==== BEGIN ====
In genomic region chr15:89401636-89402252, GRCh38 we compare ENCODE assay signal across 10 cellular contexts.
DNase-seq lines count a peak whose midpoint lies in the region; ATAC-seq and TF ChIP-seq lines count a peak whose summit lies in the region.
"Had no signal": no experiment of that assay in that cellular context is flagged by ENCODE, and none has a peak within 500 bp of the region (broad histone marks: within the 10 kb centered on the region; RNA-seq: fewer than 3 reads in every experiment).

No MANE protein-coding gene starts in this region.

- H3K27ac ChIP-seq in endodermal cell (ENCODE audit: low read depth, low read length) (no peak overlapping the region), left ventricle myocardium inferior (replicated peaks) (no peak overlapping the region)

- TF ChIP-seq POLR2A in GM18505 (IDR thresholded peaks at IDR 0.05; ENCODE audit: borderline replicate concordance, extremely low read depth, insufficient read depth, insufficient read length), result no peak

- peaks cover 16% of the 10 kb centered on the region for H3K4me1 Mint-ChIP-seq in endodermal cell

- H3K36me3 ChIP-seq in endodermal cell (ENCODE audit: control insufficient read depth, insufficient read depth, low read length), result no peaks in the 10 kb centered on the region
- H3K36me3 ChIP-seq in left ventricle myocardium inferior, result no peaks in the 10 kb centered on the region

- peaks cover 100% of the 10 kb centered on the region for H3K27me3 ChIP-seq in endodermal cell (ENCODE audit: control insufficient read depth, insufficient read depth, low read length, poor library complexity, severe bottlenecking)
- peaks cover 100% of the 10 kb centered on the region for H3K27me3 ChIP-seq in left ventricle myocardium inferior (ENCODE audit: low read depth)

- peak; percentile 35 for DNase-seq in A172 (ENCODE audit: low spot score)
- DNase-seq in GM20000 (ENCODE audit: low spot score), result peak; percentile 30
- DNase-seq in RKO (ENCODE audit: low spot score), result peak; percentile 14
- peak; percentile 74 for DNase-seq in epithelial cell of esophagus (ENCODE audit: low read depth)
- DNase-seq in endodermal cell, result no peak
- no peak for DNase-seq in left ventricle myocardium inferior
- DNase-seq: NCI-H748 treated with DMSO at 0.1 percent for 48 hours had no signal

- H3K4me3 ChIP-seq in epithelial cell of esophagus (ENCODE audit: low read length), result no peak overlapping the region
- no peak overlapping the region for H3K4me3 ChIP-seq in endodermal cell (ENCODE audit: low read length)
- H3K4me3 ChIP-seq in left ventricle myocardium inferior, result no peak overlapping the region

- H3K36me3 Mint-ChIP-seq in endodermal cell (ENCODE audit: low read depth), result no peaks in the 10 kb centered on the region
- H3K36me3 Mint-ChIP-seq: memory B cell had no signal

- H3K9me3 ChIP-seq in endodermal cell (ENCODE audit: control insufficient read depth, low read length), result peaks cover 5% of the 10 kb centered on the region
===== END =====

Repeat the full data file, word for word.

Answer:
In genomic region chr15:89401636-89402252, GRCh38 we compare ENCODE assay signal across 10 cellular contexts.
DNase-seq lines count a peak whose midpoint lies in the region; ATAC-seq and TF ChIP-seq lines count a peak whose summit lies in the region.
"Had no signal": no experiment of that assay in that cellular context is flagged by ENCODE, and none has a peak within 500 bp of the region (broad histone marks: within the 10 kb centered on the region; RNA-seq: fewer than 3 reads in every experiment).

No MANE protein-coding gene starts in this region.

- H3K27ac ChIP-seq in endodermal cell (ENCODE audit: low read depth, low read length) (no peak overlapping the region), left ventricle myocardium inferior (replicated peaks) (no peak overlapping the region)

- TF ChIP-seq POLR2A in GM18505 (IDR thresholded peaks at IDR 0.05; ENCODE audit: borderline replicate concordance, extremely low read depth, insufficient read depth, insufficient read length), result no peak

- peaks cover 16% of the 10 kb centered on the region for H3K4me1 Mint-ChIP-seq in endodermal cell

- H3K36me3 ChIP-seq in endodermal cell (ENCODE audit: control insufficient read depth, insufficient read depth, low read length), result no peaks in the 10 kb centered on the region
- H3K36me3 ChIP-seq in left ventricle myocardium inferior, result no peaks in the 10 kb centered on the region

- peaks cover 100% of the 10 kb centered on the region for H3K27me3 ChIP-seq in endodermal cell (ENCODE audit: control insufficient read depth, insufficient read depth, low read length, poor library complexity, severe bottlenecking)
- peaks cover 100% of the 10 kb centered on the region for H3K27me3 ChIP-seq in left ventricle myocardium inferior (ENCODE audit: low read depth)

- peak; percentile 35 for DNase-seq in A172 (ENCODE audit: low spot score)
- DNase-seq in GM20000 (ENCODE audit: low spot score), result peak; percentile 30
- DNase-seq in RKO (ENCODE audit: low spot score), result peak; percentile 14
- peak; percentile 74 for DNase-seq in epithelial cell of esophagus (ENCODE audit: low read depth)
- DNase-seq in endodermal cell, result no peak
- no peak for DNase-seq in left ventricle myocardium inferior
- DNase-seq: NCI-H748 treated with DMSO at 0.1 percent for 48 hours had no signal

- H3K4me3 ChIP-seq in epithelial cell of esophagus (ENCODE audit: low read length), result no peak overlapping the region
- no peak overlapping the region for H3K4me3 ChIP-seq in endodermal cell (ENCODE audit: low read length)
- H3K4me3 ChIP-seq in left ventricle myocardium inferior, result no peak overlapping the region

- H3K36me3 Mint-ChIP-seq in endodermal cell (ENCODE audit: low read depth), result no peaks in the 10 kb centered on the region
- H3K36me3 Mint-ChIP-seq: memory B cell had no signal

- H3K9me3 ChIP-seq in endodermal cell (ENCODE audit: control insufficient read depth, low read length), result peaks cover 5% of the 10 kb centered on the region